Remembering Pelluer's 2-Pointer: 222 Days to Michigan
Down 24-10 to sixth-ranked Michigan in the fourth quarter, things looked a little bleak for quarterback Steve Pelluer and his 1983 Washington football team. Yet the guys in the purple shirts weren't ready to concede, especially No. 16.
The Huskies regrouped as Pelluer cooly guided them down the field on two scoring drives, the last capped by a 9-yard touchdown pass to Mark Pattison with just 34 seconds left.
Already in a frenzy, the Husky Stadium sellout crowd could barely stand it when the home team lined up to go for 2 and the win.
Pelluer had one more magical play in him.
Under a suffocating pass rush, the senior from Bellevue, Washington, lobbed the ball toward tight end Larry Michael, who had a step on his Michigan defender running right to left across the back of the end zone.
With that guy hanging on him, Michael made the catch for a 25-24 victory - and what many people consider the greatest 2-point conversion in Husky history.
"It wasn't a pretty pass but he went up and grabbed it, and the crowd went crazy," Pelluer said.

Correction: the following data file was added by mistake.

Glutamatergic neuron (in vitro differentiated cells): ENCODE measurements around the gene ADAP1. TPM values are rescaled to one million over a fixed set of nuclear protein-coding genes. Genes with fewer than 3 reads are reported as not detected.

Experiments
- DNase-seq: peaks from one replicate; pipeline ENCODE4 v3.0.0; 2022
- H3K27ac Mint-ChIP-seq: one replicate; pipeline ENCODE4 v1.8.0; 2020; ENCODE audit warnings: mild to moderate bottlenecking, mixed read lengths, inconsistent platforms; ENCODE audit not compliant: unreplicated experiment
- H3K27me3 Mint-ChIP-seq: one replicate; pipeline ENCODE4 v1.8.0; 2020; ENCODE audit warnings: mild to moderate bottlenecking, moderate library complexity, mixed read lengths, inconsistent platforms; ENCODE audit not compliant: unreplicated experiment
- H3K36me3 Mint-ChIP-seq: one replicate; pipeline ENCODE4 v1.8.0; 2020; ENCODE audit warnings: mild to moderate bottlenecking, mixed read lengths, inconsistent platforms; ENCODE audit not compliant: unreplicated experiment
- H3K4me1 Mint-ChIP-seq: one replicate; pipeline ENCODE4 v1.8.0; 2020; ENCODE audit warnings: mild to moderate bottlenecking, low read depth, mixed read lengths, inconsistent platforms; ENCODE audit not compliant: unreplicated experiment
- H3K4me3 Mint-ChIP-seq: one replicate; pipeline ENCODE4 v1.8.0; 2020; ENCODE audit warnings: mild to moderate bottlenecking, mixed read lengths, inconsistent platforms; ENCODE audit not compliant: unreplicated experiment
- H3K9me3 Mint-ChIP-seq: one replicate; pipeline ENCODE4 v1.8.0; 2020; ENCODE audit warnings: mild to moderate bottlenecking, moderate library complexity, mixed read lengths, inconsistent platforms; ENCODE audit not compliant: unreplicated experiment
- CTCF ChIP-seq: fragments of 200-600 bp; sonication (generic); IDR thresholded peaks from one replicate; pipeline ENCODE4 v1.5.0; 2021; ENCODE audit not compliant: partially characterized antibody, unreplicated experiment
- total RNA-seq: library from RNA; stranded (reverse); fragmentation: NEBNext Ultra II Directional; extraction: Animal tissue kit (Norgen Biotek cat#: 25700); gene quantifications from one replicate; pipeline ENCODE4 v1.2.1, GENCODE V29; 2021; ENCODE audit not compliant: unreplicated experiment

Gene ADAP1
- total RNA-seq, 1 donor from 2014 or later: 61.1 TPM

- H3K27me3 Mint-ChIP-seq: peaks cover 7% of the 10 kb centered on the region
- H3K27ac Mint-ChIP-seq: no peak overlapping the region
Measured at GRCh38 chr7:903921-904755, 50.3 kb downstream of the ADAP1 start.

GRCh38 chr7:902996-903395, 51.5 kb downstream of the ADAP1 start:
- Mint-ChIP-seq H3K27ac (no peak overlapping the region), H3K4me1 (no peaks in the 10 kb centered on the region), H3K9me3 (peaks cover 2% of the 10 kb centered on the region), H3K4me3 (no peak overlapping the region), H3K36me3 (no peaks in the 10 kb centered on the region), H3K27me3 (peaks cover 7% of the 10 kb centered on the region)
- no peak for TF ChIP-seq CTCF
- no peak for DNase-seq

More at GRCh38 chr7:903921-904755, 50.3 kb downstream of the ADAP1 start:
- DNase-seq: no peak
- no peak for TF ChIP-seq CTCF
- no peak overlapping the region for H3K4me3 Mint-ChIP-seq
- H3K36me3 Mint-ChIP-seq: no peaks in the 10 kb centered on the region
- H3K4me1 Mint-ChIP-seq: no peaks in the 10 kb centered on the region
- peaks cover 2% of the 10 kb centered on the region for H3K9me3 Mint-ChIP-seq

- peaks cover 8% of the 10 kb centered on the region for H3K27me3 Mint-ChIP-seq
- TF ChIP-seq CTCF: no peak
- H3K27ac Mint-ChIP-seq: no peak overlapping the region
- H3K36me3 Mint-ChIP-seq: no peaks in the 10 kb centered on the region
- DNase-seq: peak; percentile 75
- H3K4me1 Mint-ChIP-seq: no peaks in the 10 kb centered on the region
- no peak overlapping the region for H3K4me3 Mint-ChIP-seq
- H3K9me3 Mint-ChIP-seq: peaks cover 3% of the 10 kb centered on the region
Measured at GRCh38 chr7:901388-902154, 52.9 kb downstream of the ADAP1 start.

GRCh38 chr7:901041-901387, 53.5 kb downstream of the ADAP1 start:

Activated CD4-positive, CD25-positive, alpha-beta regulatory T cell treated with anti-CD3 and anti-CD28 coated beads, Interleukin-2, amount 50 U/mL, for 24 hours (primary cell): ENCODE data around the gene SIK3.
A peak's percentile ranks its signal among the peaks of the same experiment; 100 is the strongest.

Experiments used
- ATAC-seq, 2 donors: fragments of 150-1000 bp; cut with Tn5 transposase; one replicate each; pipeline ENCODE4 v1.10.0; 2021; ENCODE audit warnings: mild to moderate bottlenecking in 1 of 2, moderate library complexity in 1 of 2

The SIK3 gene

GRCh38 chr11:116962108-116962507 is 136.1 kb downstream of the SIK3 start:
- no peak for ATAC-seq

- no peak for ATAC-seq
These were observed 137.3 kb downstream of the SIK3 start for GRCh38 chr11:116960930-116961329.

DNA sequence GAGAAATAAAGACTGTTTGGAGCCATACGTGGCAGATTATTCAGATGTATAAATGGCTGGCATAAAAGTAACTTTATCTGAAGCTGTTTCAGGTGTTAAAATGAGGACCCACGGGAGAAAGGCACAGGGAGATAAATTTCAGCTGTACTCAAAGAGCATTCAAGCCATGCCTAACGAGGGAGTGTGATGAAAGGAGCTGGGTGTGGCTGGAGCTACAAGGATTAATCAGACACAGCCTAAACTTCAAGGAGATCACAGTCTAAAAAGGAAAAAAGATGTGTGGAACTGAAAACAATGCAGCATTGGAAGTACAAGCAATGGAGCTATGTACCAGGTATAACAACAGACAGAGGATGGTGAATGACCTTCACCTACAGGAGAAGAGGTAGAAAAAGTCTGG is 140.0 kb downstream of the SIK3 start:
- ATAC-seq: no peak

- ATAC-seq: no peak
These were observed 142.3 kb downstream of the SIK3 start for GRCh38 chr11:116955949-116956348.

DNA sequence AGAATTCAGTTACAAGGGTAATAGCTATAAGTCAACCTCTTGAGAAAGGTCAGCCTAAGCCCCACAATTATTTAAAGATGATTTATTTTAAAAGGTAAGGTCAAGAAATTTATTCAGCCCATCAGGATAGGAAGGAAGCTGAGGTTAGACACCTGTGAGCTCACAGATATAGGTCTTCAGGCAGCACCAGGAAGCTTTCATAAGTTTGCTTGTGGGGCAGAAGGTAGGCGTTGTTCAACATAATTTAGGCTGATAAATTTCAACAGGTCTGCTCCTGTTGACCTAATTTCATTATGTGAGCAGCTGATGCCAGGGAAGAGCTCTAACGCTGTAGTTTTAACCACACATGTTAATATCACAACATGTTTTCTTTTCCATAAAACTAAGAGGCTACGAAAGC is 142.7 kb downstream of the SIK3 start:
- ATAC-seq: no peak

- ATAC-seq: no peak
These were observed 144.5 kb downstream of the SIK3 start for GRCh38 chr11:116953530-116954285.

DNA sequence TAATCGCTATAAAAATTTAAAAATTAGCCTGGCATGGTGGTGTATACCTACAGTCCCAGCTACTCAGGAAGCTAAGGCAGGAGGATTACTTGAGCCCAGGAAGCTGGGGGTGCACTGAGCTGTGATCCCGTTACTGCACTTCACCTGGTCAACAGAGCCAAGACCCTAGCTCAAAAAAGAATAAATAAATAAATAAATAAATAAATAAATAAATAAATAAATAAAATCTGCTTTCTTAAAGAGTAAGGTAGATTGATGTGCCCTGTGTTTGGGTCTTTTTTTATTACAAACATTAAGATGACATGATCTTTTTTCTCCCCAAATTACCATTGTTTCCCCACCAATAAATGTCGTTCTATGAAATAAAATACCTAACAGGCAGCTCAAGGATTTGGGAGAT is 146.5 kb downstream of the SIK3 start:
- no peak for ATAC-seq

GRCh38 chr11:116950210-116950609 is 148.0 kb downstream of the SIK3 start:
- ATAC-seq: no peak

This is one in a series of past Michigan moments for the Huskies, who host the Big Ten powerhouse on Sept. 5 in coach Jimmy Lake's first game in charge. The countdown is on: it's 222 days until kickoff.
The Pelluer-to-Michael 2-pointer certainly ranks right up there among the three best UW plays against Michigan. It joins Mario Bailey's 38-yard TD catch and subsequent Heisman pose in the 1992 Rose Bowl won by his team 34-14, and Mark Pattison's 73-yard scoring reception from Hugh Millen against the Wolverines in the Big House in 1984 securing a 20-11 victory.
Yet the conversion pass 37 years ago had far more drama and redemption than the other moments.
Pelluer, who enjoyed a 27-for-33, 269-yard, two-TD passing day, got blindsided as he stood in the pocket, coughed up the football and it rolled more than 20 yards into the UW end zone. Michigan recovered and took its two-touchdown lead.
Some fans among the 60,638 headed for the exits following that play, convinced the outcome was clear. Luckily, Pelluer and his teammates stuck around.
"I kind of felt bad for the folks who left at the beginning of the fourth quarter because it was a great finish," said the Huskies quarterback, who would be named 1983 Pac-10 Offensive Player of the Year. "It was one of my favorite college memories of all-time."